January 14, 2009 |
The Obama administration must be given copies of documents the Bush White House has been withholding from Congress on the firings of nine U.S. attorneys, U.S. District Judge John Bates ruled. The House Judiciary Committee has sought the documents as part of an investigation that led to the resignation of Atty. Gen. Alberto Gonzales. The Bush administration contended that it was required to give the documents to the National Archives. The House panel wanted them left at the White House.
November 19, 2008 |
Former Justice Department official Eric H. Holder Jr. emerged Tuesday as Barack Obama's leading candidate for attorney general, and the president-elect's transition team was trying to gauge whether there was sufficient bipartisan support for him in the Senate, sources close to the transition confirmed.
August 13, 2008 |
Atty. Gen. Michael B. Mukasey said Tuesday that the Justice Department had no plans to bring criminal charges in connection with hiring abuses that took place under his predecessor, Alberto R. Gonzales. Mukasey said the findings in two recent reports by Inspector General Glenn A. Fine -- that a group of influential Gonzales aides considered politics and ideology in hiring career employees and summer interns -- were "disturbing. " The aides violated civil service laws and department regulations, Mukasey said, but they did not commit crimes that could send them to jail.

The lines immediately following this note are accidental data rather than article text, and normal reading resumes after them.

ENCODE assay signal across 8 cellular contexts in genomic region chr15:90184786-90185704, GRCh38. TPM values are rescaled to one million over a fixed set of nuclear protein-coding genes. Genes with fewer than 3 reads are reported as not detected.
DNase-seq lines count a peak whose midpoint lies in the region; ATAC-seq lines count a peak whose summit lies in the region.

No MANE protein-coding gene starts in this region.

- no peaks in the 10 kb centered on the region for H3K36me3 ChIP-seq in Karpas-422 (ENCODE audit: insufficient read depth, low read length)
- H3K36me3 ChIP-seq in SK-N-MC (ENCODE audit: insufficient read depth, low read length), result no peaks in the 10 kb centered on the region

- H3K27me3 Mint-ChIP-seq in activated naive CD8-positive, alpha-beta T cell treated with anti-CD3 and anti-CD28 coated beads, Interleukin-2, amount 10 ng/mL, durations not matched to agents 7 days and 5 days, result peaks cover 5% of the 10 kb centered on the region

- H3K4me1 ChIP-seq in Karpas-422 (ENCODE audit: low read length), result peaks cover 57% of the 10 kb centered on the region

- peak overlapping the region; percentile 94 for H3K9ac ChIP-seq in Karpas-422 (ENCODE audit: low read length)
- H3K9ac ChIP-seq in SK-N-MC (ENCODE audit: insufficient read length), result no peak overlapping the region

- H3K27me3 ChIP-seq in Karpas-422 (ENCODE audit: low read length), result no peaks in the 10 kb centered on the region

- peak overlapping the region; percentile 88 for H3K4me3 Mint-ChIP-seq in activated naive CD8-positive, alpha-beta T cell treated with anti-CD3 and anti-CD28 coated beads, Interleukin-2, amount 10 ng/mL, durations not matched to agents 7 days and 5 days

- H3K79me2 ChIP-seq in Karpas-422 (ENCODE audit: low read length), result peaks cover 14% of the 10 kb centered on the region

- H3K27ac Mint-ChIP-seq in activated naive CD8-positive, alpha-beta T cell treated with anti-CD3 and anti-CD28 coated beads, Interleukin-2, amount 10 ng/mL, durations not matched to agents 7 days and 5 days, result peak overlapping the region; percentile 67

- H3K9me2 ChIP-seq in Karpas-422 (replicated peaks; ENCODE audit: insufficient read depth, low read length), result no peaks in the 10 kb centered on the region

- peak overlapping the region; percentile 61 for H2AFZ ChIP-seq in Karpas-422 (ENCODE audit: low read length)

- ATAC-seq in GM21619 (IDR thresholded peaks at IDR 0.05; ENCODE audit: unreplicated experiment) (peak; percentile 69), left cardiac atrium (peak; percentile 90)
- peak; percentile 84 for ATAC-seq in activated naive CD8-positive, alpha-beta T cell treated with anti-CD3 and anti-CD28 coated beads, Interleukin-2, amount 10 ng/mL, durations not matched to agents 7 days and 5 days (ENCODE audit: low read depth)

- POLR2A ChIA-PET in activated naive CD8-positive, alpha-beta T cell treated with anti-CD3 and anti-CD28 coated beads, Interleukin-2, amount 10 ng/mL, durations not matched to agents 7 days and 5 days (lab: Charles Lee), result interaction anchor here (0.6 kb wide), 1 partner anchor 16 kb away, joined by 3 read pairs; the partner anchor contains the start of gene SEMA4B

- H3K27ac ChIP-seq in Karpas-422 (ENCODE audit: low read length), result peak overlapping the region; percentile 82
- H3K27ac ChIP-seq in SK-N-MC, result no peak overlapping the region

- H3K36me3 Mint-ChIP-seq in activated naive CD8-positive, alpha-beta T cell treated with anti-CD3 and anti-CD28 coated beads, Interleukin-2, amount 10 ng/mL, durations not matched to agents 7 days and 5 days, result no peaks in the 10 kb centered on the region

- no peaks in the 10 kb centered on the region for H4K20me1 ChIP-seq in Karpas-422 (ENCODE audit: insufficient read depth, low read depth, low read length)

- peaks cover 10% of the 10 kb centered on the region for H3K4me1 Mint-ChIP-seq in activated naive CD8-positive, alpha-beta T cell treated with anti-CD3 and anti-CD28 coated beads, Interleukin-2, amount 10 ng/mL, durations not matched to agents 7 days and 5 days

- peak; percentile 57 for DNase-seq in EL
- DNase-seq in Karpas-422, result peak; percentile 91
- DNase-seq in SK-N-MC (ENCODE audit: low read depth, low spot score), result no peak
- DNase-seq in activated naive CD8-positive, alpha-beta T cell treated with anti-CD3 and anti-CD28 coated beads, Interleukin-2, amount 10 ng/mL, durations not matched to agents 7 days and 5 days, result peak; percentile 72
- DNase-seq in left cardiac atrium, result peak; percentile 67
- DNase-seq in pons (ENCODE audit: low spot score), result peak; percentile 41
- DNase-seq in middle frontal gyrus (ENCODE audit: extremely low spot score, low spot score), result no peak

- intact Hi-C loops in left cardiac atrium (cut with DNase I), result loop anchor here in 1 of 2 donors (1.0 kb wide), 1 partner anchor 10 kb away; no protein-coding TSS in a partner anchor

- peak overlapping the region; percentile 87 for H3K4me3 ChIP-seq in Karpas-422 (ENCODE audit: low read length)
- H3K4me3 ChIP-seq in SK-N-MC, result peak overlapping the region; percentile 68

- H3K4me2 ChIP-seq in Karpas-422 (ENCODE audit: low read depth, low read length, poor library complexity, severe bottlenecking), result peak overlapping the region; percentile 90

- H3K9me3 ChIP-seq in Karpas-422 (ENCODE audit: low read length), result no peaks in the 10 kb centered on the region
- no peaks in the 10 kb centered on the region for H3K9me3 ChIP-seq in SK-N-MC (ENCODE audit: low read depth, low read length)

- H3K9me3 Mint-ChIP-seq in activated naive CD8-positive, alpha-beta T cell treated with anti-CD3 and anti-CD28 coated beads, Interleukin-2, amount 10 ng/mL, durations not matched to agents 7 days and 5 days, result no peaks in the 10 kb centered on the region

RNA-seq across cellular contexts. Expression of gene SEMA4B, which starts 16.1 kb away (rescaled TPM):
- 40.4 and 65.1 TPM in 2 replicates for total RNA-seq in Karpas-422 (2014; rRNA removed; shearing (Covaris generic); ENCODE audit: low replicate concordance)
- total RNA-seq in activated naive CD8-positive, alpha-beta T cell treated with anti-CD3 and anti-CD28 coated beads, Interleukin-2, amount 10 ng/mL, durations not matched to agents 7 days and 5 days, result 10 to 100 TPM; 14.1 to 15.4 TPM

August 1, 2008 |
Justice Department officials who prosecuted hundreds of illegal immigrants arrested at an Iowa meatpacking plant in May used a government-created manual to speed through guilty pleas, a potential violation of the rights of those detained in the raid, the American Civil Liberties Union said Thursday. The manual was assembled before the workers were arrested or their lawyers were appointed.
July 29, 2008 |
When Bush administration officials at the Justice Department dismissed nine U.S. attorneys in 2006, there were various theories as to why the prosecutors were being let go. They were too soft on the death penalty. They did not prosecute enough illegal immigrants. They did not go after enough Democrats. On Monday, the Justice Department's internal watchdog hinted at perhaps the most sensational justification yet -- perceived homosexuality. In the second of a series of reports on the politically charged tenure of former Atty.
July 25, 2008 |
The Justice Department in 2002 told the CIA that its interrogators would be safe from prosecution for violations of anti-torture laws if they believed "in good faith" that harsh techniques used to break prisoners' will would not cause "prolonged mental harm."